Washington Week

Friday Nights on PBS

This Week on Washington Week: Campaigns build on debate momentum and Congress overrides Obama veto

Days after Hillary Clinton and Donald Trump's first head-to-head debate, one candidate is trying to build on her momentum while the other is trying to regroup. 

Clinton hit the campaign trail with her former primary rival Bernie Sanders to try to win over young voters who overwhelmingly backed Sanders in the Democratic primary.  The former secretary of state will need their support to beat Trump, but polls show many of the nearly 75 million millennial voters are considering voting for third-party candidates in November.   As the race tightens, will Clinton's debate performance help convince undecided voters to back her campaign?

Trump's debate performance left some Republican leaders hoping their nominee will take a more traditional approach to debate prep before the next showdown October 9.  The New York businessman has hinted he may use Bill Clinton's marital infidelity to disqualify Hillary Clinton during the next faceoff which will be a town hall-style debate where the candidates will answer questions from undecided voters. Trump continues to face questions about his own treatment of women, including discussing the weight of a former Miss Universe winner.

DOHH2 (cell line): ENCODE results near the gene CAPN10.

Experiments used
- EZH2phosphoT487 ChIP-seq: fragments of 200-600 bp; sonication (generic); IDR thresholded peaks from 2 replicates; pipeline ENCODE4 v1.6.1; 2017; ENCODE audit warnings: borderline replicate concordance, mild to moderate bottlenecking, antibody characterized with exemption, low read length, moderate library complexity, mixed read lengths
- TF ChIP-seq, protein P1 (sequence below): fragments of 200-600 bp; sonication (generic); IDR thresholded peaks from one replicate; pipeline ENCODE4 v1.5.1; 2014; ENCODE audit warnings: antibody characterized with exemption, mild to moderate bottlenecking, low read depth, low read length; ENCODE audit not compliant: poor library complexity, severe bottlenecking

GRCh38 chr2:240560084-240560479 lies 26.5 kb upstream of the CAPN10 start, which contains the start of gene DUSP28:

Residents of ten states have already started voting early.  Will the most-watched debate in history sway their decisions?  Gwen Ifill gets answers and analysis from:

Karen Tumulty of The Washington Post
Lisa Lerer of AP
Ashley Parker of The New York Times

The first Clinton/Trump debate was watched by a record number of people. Think you know how many? Take the Washington Week quiz!
The two candidates squared off on a number of controversial topics including climate change and energy policy. Take a deep-dive into their proposals.

Meanwhile in Washington, an overwhelming bipartisan majority in Congress voted to override President Obama's veto of a bill that allows victims' families to sue Saudi Arabia for playing a role in the 9/11 terrorist attacks. The president called the first veto override of his presidency a "mistake" that would set a "dangerous precedent" for foreign policy, but with just weeks before the November election, lawmakers faced intense pressure from survivors and family members.  The White House argues the new law could damage the already strained U.S.-Saudi relationship and open the door for lawsuits against U.S. government employees working overseas.  NPR's Ailsa Chang reports on the vote in Congress.